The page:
Using advice in decision making is widespread for all sorts of important personal and professional decisions. Yet, traditional research on individual decision making has failed to systematically study the impact that social interactions about a decision problem can have on the decision outcome. A separate literature stream about advice giving and taking emerged in the 1980s in order to model a decision making structure where one person is responsible for the final decision, but seeks advice from one or more other persons as input in the decision making process. To date, a breadth of research questions have been addressed in order to gradually develop a theory of advice taking. This dissertation is a bundle of three empirical papers on advice taking in marketing that each studies a specific topic within the advice taking domain. Using similar experimental methodologies, the papers bundled in this thesis all find and discuss variable utilization of advice based on the manipulation of one element in the advice situation: advisor wealth, advice justification, and emotions experienced by the decision maker. As such, each of the papers offers some interesting managerial implications and contributes to the development of a more comprehensive theory of advice taking in its own right.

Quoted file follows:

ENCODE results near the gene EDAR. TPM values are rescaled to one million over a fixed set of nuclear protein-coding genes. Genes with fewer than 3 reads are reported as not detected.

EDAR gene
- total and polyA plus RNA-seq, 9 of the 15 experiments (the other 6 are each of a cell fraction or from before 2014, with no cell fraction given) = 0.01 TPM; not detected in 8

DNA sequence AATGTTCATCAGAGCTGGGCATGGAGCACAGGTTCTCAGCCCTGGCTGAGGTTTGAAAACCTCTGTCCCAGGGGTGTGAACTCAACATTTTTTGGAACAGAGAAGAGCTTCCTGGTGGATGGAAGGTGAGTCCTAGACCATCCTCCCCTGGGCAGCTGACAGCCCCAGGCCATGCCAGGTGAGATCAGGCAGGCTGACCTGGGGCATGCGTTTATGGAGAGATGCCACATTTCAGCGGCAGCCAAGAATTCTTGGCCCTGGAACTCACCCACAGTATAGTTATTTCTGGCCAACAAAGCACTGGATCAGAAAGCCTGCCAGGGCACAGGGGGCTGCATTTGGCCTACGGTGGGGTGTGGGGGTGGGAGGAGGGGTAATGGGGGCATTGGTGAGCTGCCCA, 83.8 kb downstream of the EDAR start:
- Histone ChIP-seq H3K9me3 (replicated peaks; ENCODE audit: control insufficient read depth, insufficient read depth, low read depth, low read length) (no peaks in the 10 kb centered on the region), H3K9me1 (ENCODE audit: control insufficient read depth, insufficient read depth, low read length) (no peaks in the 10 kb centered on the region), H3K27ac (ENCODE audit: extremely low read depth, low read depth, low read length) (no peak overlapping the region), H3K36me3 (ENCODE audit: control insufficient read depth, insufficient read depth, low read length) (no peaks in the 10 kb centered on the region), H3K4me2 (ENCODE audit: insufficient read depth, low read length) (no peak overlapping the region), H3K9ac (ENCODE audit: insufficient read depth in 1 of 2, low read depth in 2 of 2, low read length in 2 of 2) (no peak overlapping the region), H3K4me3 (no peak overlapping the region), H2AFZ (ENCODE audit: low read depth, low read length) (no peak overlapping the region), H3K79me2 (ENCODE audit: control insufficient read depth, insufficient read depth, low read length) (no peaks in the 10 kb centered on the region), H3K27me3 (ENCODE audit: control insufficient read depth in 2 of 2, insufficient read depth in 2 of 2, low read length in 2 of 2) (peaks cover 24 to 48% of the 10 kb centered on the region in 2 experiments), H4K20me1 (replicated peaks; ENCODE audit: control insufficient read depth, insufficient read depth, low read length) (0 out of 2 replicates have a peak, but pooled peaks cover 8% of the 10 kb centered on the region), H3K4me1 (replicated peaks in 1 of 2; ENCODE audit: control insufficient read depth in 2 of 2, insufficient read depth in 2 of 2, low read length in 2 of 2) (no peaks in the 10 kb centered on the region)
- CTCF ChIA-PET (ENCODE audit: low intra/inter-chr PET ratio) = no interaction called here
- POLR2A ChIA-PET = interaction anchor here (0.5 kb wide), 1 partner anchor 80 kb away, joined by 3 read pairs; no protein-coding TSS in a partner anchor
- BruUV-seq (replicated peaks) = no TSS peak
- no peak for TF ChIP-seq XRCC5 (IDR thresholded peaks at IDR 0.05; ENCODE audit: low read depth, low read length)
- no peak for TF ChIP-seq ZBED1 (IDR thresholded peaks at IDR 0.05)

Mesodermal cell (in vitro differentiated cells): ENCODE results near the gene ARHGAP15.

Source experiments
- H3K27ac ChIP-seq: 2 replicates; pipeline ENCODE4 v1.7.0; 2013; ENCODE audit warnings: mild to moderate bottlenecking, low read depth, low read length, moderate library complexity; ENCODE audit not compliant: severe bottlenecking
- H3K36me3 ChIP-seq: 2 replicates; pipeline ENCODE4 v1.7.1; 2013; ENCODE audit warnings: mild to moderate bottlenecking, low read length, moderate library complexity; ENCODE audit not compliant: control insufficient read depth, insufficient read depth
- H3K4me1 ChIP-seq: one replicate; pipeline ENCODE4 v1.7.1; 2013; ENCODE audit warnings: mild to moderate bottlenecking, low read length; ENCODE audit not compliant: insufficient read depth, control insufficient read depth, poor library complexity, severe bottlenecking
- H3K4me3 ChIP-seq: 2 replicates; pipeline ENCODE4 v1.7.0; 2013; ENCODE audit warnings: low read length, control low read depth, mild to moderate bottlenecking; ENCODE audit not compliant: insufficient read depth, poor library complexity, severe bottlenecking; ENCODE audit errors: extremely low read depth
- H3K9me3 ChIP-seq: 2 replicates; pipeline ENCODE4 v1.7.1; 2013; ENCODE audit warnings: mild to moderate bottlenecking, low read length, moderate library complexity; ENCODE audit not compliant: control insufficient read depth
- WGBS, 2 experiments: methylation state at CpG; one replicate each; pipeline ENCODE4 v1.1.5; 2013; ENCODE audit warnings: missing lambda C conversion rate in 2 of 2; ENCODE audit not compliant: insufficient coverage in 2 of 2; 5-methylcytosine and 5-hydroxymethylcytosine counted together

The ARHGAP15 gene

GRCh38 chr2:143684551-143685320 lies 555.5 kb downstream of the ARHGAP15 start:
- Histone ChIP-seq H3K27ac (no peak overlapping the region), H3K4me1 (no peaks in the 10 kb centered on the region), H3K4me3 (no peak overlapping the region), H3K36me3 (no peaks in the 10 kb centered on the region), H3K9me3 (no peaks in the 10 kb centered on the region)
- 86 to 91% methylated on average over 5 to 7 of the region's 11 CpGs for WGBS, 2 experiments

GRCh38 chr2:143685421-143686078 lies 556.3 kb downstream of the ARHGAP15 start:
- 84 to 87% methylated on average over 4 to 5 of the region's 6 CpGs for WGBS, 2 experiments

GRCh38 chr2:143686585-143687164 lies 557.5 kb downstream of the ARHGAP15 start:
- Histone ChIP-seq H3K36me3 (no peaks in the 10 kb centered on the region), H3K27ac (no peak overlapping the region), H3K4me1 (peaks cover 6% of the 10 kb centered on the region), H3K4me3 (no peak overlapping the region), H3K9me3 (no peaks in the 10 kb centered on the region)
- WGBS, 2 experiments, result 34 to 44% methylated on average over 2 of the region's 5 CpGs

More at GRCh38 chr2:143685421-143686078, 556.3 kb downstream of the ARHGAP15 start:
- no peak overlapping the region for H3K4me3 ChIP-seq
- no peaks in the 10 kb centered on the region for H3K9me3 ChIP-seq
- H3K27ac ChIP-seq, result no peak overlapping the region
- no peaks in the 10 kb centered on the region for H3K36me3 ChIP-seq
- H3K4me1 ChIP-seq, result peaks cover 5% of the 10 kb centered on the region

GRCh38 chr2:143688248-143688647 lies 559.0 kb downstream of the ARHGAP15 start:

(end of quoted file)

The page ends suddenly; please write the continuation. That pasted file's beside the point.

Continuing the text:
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Rotterdam School of Management (RSM) Erasmus University Rotterdam (EUR) Dr. D. Smeesters Prof.dr. D. van Knippenberg Prof.dr. M. Zeelenberg
S.M.J. van Osselaer (Stijn) , B. Wierenga (Berend)
Erasmus University Rotterdam , Erasmus Research Institute of Management
ERIM Ph.D. Series Research in Management
Erasmus Research Institute of Management

Tzioti, S. (2010, November 4). Let Me Give You a Piece of Advice: Empirical Papers about Advice Taking in Marketing (No. EPS-2010-211-MKT). ERIM Ph.D. Series Research in Management. Retrieved from